There will be some differences between an admitted and non-admitted policy, so if you have insurance with a non-admitted insurer, make sure you are aware of any exclusions or limitations in your insurance policy.

3) Smaller building companies might encounter “minimum premiums,” which means they might be required to pay more than their actual risk.

There are minimum premium requirements for specific trades, as some types of construction companies will discover. For example, some insurance providers have a $2,500 minimum premium requirement for liability coverage for residential remodeling contractors. Furthermore, we have heard that some insurance providers have a $25,000 minimum premium requirement for general liability coverage for roofing businesses.

This will not be a problem if you are a bigger contractor, but smaller contractors will probably need the advice of an insurance broker. In order to avoid paying more as a result of this requirement, your broker can assist you in locating an insurance provider with a low minimum premium.

How is the cost of construction insurance calculated?

The amount that each contractor or construction company pays will vary greatly because you are purchasing multiple policies, each with its own pricing factors.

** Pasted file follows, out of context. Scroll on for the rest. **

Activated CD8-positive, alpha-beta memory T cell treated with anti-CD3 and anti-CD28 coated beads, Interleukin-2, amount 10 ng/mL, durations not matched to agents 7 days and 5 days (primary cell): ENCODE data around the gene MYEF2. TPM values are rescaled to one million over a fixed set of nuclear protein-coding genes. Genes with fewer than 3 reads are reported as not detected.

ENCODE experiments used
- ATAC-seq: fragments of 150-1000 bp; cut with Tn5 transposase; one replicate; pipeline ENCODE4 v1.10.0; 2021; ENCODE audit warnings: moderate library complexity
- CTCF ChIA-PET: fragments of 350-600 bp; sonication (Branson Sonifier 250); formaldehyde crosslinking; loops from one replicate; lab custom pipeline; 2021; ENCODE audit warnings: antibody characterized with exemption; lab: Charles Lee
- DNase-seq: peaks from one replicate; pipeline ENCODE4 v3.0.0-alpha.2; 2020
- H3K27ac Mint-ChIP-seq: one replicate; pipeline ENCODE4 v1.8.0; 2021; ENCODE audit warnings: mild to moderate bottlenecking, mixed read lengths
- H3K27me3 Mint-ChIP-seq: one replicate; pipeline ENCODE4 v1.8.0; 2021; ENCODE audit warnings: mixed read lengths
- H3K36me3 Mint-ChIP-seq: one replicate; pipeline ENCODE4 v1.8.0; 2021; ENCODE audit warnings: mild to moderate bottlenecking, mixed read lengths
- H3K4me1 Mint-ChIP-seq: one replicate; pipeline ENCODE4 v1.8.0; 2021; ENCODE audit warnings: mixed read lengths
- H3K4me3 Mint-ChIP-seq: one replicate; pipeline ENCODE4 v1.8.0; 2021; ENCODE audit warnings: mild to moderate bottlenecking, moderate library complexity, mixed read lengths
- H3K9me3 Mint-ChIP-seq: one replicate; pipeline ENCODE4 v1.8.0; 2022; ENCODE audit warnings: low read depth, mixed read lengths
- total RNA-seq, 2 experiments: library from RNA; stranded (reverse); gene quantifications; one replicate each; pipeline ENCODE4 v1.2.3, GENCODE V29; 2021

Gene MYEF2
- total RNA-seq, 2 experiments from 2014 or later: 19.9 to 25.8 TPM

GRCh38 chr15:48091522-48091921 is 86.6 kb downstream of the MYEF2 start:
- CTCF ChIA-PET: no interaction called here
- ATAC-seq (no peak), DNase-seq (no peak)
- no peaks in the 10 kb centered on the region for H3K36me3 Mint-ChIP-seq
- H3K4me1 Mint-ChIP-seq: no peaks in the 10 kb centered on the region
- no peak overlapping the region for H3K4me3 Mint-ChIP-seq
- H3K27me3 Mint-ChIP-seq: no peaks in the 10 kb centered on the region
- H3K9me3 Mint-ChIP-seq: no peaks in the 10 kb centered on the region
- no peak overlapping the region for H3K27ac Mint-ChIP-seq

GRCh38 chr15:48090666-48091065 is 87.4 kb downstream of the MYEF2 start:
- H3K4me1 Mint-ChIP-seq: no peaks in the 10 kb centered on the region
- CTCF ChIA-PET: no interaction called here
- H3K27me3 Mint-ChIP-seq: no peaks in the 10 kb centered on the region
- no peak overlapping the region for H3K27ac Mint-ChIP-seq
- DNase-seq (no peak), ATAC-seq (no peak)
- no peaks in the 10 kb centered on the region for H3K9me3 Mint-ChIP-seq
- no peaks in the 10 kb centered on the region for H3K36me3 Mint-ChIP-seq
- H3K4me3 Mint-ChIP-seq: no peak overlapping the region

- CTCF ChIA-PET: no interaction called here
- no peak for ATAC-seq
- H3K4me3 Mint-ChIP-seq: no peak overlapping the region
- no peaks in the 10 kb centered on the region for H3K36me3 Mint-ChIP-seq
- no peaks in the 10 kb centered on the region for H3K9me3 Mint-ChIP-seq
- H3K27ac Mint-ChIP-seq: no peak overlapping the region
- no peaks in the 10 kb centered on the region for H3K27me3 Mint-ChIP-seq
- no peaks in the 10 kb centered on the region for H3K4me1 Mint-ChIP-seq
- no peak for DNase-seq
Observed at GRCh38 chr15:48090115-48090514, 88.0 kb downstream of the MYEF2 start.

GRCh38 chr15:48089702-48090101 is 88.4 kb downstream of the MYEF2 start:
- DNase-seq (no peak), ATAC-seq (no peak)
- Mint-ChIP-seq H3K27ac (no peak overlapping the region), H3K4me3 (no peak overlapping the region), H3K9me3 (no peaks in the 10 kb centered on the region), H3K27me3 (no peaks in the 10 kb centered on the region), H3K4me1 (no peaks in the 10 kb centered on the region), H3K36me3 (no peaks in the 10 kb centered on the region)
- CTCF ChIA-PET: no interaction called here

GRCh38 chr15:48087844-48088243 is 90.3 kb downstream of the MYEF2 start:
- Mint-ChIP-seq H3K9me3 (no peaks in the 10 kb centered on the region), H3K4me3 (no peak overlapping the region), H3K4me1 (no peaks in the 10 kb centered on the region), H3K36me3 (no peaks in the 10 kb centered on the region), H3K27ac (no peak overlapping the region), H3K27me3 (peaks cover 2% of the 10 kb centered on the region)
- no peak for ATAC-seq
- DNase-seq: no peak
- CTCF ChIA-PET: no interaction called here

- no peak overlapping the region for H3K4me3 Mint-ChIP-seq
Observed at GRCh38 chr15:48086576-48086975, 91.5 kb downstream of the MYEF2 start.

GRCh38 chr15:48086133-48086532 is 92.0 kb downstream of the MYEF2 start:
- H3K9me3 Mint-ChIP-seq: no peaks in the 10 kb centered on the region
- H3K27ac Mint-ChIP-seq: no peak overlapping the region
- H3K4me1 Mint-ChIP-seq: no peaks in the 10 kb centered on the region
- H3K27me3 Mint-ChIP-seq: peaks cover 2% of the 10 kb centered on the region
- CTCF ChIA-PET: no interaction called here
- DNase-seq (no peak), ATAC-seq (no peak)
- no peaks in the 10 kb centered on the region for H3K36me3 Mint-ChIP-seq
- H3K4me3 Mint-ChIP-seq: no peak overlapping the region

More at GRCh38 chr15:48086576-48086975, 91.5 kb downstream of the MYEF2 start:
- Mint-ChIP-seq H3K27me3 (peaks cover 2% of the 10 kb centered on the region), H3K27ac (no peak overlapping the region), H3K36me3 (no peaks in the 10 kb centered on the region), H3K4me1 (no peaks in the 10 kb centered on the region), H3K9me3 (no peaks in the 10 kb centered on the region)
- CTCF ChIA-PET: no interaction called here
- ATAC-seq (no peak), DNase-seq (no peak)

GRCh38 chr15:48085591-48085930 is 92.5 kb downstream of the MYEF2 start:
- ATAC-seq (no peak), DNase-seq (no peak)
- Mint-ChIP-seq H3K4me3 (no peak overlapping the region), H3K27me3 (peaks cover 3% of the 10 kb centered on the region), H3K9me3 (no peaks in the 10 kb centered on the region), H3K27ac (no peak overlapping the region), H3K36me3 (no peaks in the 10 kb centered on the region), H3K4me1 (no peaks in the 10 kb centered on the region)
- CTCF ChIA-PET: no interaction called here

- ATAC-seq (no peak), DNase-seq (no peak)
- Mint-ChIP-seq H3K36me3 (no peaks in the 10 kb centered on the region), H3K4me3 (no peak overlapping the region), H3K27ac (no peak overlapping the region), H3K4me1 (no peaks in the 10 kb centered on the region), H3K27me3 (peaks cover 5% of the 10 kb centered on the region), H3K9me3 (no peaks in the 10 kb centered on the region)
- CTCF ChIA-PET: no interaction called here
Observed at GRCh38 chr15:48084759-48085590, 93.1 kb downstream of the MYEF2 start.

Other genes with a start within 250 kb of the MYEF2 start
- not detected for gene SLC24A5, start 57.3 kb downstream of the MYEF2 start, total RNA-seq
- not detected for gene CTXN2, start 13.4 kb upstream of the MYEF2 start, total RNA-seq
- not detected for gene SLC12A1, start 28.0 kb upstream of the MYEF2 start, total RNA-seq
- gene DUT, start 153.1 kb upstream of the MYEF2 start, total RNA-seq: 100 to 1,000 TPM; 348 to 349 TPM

The biggest influences on your company’s insurance premiums are the following:

  • What kind of building and contracting services you provide?
  • How much property and equipment you own?
  • Your yearly income
  • Your geographic location
  • Number of workers

Surety bonds for construction and contractors

A surety bond ensures that your construction company will adhere to the contract’s requirements. The insurance provider pays the client back for their financial losses if your company is unable to uphold the terms of an agreement.

Types of surety bonds

For your construction business, there are various surety bond types to take into consideration when buying:

  • License and permit bonds:  Ensures that your business will abide by applicable local laws and regulations
  • Bid bonds: The client is compensated the difference between their bid and the next lowest bid if they place a bid on a construction project, are awarded the contract, but are unable to complete the project.
  • Performance bonds: assures the client that your company will fulfill the terms of its construction contract and that, if you are unable to do so, you will pay the client.
  • Payment bonds: guarantee that all vendors, contractors, and other third parties will receive payment for their work on a project.
  • Fidelity bonds: This bond will compensate the client for their loss if an employee of your construction company steals from them. Employee dishonesty bonds are another name for them.

Cost of surety bonds

Contractors and businesses in the construction industry typically pay $8 monthly for surety bonds.

Several factors, including the following, affect the cost of a surety bond:

  • construction projects and contracting services
  • property and business equipment
  • Income and location of the business
  • number of workers